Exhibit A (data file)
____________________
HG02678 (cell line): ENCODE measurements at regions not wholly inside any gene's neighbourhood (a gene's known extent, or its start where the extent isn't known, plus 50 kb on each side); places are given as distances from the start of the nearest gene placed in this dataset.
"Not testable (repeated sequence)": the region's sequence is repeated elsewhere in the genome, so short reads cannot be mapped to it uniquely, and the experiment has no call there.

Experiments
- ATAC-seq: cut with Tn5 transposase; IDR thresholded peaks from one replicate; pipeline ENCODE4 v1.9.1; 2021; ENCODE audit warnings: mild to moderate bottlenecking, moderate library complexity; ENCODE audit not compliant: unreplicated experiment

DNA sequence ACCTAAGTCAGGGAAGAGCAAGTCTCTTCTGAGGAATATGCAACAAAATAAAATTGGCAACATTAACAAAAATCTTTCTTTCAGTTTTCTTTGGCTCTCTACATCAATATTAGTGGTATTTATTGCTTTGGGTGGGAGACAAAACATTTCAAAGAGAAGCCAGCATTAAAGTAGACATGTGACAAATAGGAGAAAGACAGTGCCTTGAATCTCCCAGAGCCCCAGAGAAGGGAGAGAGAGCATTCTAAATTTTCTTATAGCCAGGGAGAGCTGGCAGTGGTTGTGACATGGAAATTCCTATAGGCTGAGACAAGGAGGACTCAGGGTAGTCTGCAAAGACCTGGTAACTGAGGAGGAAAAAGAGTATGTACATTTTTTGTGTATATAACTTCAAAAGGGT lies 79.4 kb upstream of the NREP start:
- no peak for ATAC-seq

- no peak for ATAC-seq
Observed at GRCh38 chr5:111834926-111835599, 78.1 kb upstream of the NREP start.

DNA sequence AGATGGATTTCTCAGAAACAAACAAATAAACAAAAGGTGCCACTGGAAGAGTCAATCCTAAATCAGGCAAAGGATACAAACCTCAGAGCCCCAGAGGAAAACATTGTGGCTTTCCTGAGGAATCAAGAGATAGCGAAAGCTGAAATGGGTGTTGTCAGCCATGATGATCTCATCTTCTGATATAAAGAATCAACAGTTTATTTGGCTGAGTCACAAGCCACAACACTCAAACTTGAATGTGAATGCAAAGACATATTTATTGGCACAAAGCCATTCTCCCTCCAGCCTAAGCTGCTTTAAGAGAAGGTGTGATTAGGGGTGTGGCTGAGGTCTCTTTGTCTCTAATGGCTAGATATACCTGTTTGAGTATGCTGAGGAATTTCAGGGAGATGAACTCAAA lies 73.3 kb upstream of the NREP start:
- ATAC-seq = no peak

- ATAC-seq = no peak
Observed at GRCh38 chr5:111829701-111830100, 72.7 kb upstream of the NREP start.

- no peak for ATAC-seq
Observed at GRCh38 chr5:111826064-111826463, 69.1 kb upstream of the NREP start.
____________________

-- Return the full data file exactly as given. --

HG02678 (cell line): ENCODE measurements at regions not wholly inside any gene's neighbourhood (a gene's known extent, or its start where the extent isn't known, plus 50 kb on each side); places are given as distances from the start of the nearest gene placed in this dataset.
"Not testable (repeated sequence)": the region's sequence is repeated elsewhere in the genome, so short reads cannot be mapped to it uniquely, and the experiment has no call there.

Experiments
- ATAC-seq: cut with Tn5 transposase; IDR thresholded peaks from one replicate; pipeline ENCODE4 v1.9.1; 2021; ENCODE audit warnings: mild to moderate bottlenecking, moderate library complexity; ENCODE audit not compliant: unreplicated experiment

DNA sequence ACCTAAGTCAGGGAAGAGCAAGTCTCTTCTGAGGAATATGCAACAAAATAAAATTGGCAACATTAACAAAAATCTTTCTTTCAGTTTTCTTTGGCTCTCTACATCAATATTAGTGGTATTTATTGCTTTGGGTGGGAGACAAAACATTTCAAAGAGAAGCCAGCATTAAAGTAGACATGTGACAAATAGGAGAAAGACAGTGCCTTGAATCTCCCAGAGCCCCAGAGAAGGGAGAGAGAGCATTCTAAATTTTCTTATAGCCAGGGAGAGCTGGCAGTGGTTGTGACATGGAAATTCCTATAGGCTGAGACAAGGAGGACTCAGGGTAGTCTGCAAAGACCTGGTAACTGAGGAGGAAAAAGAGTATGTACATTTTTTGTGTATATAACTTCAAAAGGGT lies 79.4 kb upstream of the NREP start:
- no peak for ATAC-seq

- no peak for ATAC-seq
Observed at GRCh38 chr5:111834926-111835599, 78.1 kb upstream of the NREP start.

DNA sequence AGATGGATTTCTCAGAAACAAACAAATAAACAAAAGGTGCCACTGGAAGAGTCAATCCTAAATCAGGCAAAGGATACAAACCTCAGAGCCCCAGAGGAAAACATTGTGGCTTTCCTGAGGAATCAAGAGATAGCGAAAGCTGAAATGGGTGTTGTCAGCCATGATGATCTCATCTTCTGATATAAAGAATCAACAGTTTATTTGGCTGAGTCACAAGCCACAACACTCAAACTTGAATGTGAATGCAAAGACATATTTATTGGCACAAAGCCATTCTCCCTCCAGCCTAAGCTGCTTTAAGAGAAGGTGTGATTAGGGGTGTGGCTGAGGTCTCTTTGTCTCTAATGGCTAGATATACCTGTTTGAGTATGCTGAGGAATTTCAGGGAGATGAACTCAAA lies 73.3 kb upstream of the NREP start:
- ATAC-seq = no peak

- ATAC-seq = no peak
Observed at GRCh38 chr5:111829701-111830100, 72.7 kb upstream of the NREP start.

- no peak for ATAC-seq
Observed at GRCh38 chr5:111826064-111826463, 69.1 kb upstream of the NREP start.